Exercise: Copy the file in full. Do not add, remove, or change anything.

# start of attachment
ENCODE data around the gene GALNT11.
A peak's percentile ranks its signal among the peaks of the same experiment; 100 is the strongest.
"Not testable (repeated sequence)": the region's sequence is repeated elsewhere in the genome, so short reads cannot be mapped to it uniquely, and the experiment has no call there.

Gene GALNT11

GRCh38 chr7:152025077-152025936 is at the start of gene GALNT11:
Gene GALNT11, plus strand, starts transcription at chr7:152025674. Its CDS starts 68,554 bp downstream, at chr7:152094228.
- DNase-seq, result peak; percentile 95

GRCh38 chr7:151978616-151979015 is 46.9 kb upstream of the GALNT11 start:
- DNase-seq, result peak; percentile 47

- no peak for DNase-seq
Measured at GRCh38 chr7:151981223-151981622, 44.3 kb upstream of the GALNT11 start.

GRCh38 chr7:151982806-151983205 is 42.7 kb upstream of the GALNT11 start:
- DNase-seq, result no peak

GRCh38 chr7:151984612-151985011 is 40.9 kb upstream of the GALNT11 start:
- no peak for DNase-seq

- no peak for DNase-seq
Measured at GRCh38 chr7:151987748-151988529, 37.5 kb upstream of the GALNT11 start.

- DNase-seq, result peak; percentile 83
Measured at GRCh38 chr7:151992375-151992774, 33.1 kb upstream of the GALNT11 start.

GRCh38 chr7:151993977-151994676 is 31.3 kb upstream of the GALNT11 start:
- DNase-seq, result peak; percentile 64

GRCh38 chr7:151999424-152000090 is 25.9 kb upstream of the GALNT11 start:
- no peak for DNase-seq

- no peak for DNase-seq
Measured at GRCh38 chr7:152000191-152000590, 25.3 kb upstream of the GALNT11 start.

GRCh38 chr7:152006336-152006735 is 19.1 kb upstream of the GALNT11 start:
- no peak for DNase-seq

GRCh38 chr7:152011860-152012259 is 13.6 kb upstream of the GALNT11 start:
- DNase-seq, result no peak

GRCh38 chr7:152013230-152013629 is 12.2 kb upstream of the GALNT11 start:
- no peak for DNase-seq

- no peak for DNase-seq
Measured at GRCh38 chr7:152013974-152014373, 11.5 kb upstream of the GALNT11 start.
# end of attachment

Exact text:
ENCODE data around the gene GALNT11.
A peak's percentile ranks its signal among the peaks of the same experiment; 100 is the strongest.
"Not testable (repeated sequence)": the region's sequence is repeated elsewhere in the genome, so short reads cannot be mapped to it uniquely, and the experiment has no call there.

Gene GALNT11

GRCh38 chr7:152025077-152025936 is at the start of gene GALNT11:
Gene GALNT11, plus strand, starts transcription at chr7:152025674. Its CDS starts 68,554 bp downstream, at chr7:152094228.
- DNase-seq, result peak; percentile 95

GRCh38 chr7:151978616-151979015 is 46.9 kb upstream of the GALNT11 start:
- DNase-seq, result peak; percentile 47

- no peak for DNase-seq
Measured at GRCh38 chr7:151981223-151981622, 44.3 kb upstream of the GALNT11 start.

GRCh38 chr7:151982806-151983205 is 42.7 kb upstream of the GALNT11 start:
- DNase-seq, result no peak

GRCh38 chr7:151984612-151985011 is 40.9 kb upstream of the GALNT11 start:
- no peak for DNase-seq

- no peak for DNase-seq
Measured at GRCh38 chr7:151987748-151988529, 37.5 kb upstream of the GALNT11 start.

- DNase-seq, result peak; percentile 83
Measured at GRCh38 chr7:151992375-151992774, 33.1 kb upstream of the GALNT11 start.

GRCh38 chr7:151993977-151994676 is 31.3 kb upstream of the GALNT11 start:
- DNase-seq, result peak; percentile 64

GRCh38 chr7:151999424-152000090 is 25.9 kb upstream of the GALNT11 start:
- no peak for DNase-seq

- no peak for DNase-seq
Measured at GRCh38 chr7:152000191-152000590, 25.3 kb upstream of the GALNT11 start.

GRCh38 chr7:152006336-152006735 is 19.1 kb upstream of the GALNT11 start:
- no peak for DNase-seq

GRCh38 chr7:152011860-152012259 is 13.6 kb upstream of the GALNT11 start:
- DNase-seq, result no peak

GRCh38 chr7:152013230-152013629 is 12.2 kb upstream of the GALNT11 start:
- no peak for DNase-seq

- no peak for DNase-seq
Measured at GRCh38 chr7:152013974-152014373, 11.5 kb upstream of the GALNT11 start.